Slow Running Stored Procedure

Hi,

I have an issue where by a particular SP when executed, takes more than 5 minutes to execute on a Production system. Interestingly, the same SP when executed in an UAT environment takes less than 5 seconds to complete.

The servers are similar in terms of set-up/infrastructure. I've inspected the execution plan for both and can see that Production system uses Parallelism to execute the query, UAT doesn't.

Instance settings for Parallelism on both servers are the same (default).

Just to add on the server where I'm seeing the issue a high number of waits on CXPACKET are seen, where there all in a 'suspended' state, I have queried sys.dm_os_waiting_tasks for the  session_id that's executing the SP (that has the CXPACKET waits), to try and establish the non wait_type of CXPACKET, to see what is being waited on, but this returns nothing.

Could someone suggest please what the probable causes could be here? as to why I'm seeing such a high number of CXPACKETS in a suspended state? I can't see what they're waiting on!

Thanks.
rdbconceptsAsked:
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Surendra NathTechnology LeadCommented:
CXPACKET is a wait type used by SQL Server when it is waiting for the other thread to complete....

That is if an update query runs in a parallel mode and let us say it spawns 8 threads, and 5 threads are completed and 3 are not, then the 5 which are completed will be put in CXPACKET wait status and the running will be in suspended state, once the other 3 also gets completed, these will move out of suspended state.


Solution
the issue here is exactly what you observed the parallelism...
Before following the below steps, try to update your statistics on all your tables (or atleast the tables involved) and check if there is a different. You can use the below command to do that

sp_updateStats

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Although experts recomend not to do the below stuff as a quick fix check the below options

Run this in your UAT environment

USE <your Database> ;
GO 
EXEC sp_configure 'show advanced options', 1;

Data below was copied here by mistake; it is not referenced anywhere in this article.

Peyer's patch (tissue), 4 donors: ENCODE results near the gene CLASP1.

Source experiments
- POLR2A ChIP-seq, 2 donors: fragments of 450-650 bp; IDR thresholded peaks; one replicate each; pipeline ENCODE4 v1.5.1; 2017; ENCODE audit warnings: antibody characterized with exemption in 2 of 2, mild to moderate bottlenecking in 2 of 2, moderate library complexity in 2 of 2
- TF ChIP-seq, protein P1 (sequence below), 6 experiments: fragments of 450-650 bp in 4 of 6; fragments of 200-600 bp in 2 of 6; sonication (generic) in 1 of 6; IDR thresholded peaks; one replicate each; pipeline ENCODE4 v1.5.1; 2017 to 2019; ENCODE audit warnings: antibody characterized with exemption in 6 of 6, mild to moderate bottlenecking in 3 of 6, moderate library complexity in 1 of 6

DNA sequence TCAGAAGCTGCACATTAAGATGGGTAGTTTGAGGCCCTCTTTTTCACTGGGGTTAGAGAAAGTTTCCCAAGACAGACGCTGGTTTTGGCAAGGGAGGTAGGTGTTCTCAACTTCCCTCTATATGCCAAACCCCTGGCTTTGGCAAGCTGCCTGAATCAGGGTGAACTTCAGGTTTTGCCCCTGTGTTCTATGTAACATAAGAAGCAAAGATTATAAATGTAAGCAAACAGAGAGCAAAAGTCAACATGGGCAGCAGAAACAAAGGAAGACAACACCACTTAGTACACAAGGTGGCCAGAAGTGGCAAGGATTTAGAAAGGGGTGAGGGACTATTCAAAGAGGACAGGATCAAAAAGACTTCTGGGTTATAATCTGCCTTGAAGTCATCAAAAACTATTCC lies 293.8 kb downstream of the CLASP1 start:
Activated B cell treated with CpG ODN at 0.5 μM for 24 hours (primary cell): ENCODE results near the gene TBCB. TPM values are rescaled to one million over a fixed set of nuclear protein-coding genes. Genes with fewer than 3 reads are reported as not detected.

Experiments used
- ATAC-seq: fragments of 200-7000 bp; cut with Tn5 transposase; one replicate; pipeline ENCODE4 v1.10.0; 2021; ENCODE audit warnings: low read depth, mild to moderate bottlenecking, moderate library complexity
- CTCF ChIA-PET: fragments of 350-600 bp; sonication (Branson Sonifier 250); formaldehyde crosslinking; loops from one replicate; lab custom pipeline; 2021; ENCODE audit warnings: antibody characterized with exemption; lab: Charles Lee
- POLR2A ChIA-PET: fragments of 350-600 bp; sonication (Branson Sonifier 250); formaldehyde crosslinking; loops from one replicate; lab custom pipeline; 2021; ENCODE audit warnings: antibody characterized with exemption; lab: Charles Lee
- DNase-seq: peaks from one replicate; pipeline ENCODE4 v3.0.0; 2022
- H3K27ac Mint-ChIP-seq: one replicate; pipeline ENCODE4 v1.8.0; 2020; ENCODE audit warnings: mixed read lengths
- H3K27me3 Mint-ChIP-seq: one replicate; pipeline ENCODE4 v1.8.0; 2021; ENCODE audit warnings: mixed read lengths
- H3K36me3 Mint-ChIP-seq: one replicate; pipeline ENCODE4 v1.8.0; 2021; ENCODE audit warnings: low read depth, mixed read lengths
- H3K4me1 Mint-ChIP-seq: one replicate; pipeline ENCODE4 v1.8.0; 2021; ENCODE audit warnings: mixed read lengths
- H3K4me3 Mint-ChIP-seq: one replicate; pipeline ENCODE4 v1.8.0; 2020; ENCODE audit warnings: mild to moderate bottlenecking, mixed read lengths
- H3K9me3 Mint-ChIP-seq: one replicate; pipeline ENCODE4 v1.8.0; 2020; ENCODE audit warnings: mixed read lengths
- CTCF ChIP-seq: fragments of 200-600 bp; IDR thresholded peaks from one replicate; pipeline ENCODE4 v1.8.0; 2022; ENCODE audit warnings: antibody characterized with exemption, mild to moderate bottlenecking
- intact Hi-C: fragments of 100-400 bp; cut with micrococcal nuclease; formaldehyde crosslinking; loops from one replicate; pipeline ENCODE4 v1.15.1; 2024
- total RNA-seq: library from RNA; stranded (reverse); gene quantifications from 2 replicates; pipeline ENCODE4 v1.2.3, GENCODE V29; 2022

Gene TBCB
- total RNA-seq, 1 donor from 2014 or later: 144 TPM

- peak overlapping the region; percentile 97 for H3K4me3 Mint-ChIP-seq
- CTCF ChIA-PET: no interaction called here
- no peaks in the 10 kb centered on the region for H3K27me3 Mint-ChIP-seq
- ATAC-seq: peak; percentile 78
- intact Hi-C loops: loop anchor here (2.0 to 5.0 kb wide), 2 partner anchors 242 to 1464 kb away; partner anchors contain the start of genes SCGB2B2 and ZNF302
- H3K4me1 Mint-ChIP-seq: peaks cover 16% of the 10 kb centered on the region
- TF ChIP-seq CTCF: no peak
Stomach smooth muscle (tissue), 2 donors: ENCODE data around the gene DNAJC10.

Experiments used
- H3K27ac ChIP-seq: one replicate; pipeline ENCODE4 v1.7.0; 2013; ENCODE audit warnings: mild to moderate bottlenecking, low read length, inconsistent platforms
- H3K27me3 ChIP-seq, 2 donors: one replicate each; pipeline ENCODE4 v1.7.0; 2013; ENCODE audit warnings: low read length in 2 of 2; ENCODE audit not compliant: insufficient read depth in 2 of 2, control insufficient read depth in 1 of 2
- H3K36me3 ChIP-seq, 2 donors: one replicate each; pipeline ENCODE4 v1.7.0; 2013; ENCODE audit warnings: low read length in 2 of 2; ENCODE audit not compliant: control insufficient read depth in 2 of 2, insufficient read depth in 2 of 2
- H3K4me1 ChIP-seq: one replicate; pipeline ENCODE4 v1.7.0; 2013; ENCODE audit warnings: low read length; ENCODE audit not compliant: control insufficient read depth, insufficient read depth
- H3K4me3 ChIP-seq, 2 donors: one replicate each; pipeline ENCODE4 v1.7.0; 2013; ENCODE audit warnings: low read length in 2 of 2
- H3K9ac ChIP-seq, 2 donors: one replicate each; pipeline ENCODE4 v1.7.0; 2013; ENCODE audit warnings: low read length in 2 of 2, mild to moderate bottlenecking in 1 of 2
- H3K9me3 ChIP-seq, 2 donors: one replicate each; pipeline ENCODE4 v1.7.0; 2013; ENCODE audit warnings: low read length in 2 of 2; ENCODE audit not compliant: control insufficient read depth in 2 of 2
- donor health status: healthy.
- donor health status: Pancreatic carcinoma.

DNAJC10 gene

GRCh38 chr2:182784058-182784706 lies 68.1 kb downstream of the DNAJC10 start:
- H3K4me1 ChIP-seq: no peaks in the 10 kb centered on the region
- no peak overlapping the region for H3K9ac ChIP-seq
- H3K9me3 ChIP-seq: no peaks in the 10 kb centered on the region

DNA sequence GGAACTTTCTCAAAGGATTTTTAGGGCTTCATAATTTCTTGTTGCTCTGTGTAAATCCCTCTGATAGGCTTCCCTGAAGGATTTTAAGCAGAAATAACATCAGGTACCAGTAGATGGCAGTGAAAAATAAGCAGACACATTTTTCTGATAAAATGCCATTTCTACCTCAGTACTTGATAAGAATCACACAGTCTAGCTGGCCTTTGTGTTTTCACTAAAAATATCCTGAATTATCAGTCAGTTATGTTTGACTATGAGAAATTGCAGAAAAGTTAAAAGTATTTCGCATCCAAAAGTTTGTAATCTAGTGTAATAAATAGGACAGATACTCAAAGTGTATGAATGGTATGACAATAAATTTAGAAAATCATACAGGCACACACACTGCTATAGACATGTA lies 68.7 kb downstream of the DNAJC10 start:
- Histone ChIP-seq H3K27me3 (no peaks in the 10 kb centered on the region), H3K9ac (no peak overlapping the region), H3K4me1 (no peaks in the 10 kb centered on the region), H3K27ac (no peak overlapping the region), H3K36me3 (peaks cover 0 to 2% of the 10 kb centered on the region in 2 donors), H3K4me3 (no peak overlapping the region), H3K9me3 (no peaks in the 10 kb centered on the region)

GO
RECONFIGURE WITH OVERRIDE;
GO
EXEC sp_configure 'max degree of parallelism';

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See what is the output for the last statement, most probably it will be 1 (or let us say it is 1 for now)

then execute the below statement in your prod

USE <your Database> ;
GO 
EXEC sp_configure 'show advanced options', 1;
GO
RECONFIGURE WITH OVERRIDE;
GO
EXEC sp_configure 'max degree of parallelism',1;

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The above code, tells SQL to use only one thread for the query processing, although this is not recomended this might solve your issue where there is no sync between QA performance and prod performance
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Scott PletcherSenior DBACommented:
First, try that specific query in production with no parallelism in the query, like so:

SELECT ...
...rest of query...
OPTION ( MAXDOP 1 )

If that runs much better, then you need to decide which type of change you want to make to the production parallelism setting:

1) Use the hint to change only that one query
2) Raise the threshold for SQL to use parallelism -- this is the "standard" first step for DBAs
3) Reduce MAXDOP for the entire instance.  This is normally the last choice :EXCEPTION: MAXDOP should always be set to no more than the number of physical processors.  With less than 8 total processors, MAXDOP is often set to use them all.  With 8 or more physical processors, you typically leave one or two out (depending on the level of other CPU activity on the server), so MAXDOP would then be 6 or 7, or for 16 processors, 14 or 15, etc..
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David ToddSenior DBACommented:
Hi,

Is test running Developer Edition and Production running Standard Edition?

Regards
  David
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Microsoft SQL Server 2008

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